Yes, the protagonist is personable and interesting. If they like historical mysteries, or books set in the 20's, this one is not to be missed.
Josephine Tey's Brat Ferrar is one of my favorite books and the inspiration for this mystery, and at first I was worried this one would fall flat in comparison. But the author pulled it off, and did a wonderful job painting the setting, both physical and historical.
No, but she was excellent at giving different characters their voices. Leah/Jessie in particular is given an appealingly young and spirited sound.
Leah, but I'd rather see her in one of her vaudeville shows!
Different handling of the premise. Very cool idea, appalling execution.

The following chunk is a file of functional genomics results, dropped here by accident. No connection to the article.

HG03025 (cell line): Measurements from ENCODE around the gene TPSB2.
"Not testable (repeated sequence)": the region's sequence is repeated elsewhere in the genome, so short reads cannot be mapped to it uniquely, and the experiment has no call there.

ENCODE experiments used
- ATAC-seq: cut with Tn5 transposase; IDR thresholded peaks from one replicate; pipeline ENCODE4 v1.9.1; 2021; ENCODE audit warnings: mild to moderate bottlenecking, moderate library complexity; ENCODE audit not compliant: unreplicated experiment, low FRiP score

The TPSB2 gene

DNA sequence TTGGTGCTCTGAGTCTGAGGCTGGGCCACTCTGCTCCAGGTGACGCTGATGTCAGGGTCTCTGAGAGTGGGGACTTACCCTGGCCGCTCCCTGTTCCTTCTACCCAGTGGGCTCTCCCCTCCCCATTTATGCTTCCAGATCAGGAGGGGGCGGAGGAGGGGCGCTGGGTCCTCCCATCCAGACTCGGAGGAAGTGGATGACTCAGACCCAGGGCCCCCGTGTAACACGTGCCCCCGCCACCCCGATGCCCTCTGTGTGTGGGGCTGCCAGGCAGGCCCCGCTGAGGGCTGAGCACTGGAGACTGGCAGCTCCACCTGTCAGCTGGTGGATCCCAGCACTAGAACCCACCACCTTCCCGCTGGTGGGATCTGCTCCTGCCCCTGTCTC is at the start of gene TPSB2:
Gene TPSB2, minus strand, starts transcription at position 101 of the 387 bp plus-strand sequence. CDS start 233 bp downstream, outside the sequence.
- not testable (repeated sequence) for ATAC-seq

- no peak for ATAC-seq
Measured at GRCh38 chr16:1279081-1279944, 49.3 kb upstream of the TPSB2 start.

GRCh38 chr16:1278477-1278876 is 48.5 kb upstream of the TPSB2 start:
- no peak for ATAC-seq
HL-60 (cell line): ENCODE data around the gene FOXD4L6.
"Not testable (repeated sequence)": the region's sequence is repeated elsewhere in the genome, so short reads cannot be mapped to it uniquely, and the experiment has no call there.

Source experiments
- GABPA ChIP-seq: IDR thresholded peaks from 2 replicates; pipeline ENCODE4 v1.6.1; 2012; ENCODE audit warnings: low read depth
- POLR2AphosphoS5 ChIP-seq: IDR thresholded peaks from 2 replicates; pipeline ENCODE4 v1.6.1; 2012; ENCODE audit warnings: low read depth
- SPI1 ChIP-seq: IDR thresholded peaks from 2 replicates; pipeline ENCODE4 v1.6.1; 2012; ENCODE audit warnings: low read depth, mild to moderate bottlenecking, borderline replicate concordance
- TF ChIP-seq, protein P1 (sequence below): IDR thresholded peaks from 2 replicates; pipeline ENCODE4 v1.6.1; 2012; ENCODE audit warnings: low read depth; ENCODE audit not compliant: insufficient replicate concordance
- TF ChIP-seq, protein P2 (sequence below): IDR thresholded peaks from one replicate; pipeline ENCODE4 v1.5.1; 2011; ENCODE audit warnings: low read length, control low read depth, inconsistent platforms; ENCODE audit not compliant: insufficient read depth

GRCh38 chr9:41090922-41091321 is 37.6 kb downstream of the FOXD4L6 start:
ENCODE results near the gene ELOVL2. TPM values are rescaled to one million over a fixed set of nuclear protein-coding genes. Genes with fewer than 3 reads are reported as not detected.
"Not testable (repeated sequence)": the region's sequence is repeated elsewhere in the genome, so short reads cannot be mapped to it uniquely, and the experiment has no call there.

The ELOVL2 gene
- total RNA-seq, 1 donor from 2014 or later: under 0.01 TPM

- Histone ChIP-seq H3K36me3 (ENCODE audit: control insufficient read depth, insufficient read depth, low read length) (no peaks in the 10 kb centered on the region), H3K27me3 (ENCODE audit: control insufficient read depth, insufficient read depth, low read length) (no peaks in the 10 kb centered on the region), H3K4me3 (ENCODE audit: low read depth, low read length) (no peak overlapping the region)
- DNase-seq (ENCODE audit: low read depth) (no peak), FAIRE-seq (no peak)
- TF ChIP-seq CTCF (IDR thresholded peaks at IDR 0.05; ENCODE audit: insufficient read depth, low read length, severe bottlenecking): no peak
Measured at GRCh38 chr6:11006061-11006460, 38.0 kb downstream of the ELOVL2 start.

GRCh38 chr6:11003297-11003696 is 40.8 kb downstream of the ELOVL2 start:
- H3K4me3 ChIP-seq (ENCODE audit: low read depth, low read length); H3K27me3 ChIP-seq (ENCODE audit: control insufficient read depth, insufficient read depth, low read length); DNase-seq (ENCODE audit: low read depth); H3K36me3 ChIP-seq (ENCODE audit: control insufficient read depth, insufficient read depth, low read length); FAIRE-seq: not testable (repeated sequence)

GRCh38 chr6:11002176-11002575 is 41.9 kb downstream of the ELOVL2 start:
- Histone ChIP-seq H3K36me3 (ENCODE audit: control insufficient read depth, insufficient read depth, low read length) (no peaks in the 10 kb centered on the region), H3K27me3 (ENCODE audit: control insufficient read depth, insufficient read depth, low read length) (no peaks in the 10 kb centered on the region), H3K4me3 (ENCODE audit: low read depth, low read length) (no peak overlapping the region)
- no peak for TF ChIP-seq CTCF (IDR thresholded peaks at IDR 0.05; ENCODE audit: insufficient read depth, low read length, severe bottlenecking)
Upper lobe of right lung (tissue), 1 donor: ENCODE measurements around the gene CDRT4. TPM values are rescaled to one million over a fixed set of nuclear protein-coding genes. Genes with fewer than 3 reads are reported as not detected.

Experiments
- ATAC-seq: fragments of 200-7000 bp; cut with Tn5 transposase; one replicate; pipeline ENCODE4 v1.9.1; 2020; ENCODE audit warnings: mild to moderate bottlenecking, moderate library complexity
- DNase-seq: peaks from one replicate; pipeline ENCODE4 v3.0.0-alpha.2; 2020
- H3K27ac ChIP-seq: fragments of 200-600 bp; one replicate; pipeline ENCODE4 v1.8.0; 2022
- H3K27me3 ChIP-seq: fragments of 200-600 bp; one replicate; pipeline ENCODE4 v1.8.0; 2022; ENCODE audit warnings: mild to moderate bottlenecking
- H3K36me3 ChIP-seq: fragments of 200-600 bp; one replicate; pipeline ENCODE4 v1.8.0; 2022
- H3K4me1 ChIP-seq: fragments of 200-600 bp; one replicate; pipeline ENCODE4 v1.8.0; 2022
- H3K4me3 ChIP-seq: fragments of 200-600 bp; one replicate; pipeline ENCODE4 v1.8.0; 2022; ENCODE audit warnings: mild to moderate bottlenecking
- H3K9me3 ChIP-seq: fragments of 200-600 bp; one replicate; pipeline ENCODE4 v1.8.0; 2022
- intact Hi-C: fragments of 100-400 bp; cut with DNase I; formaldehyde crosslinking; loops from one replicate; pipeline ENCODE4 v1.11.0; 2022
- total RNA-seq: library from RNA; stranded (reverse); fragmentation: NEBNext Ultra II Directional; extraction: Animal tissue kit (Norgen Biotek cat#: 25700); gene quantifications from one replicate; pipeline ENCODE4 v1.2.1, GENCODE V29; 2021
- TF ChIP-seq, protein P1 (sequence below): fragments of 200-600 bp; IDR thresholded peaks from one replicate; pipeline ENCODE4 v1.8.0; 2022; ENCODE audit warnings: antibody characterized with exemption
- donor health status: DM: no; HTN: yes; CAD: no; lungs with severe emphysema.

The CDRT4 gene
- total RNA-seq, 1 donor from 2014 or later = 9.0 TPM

Characters were broad to the point of stereotype, ugh. Offensive stereotypes, at that.
I was able to return it.
Stopped listening to it. I almost always finish a book I start, but not this time.
I've always liked this Poirot novel, even with its less believable (even for Christie) plot points. Amy Leatheram makes an appealing POV character, filling in for Captain Hastings as Poirot's sidekick. She's a lot sharper than Hastings, but still remains a step or two behind Poirot. Sometimes Christie's characterization can be a bit shallow, but it shines here, particularly with Amy and Mrs. Leidner. The dusty Iraqi location is almost another character. Add in Amy's appealing narration, and this becomes a mystery I've read more than once. Christie's familiarity with Iraq and archeological sites makes for a palpable sense of place. The audiobook narrator does a great job, giving the characters' unique voices. The one thing I found jarring was how different her Poirot sounded from David Suchet's, but that's to be expected. Overall a very enjoyable listen.
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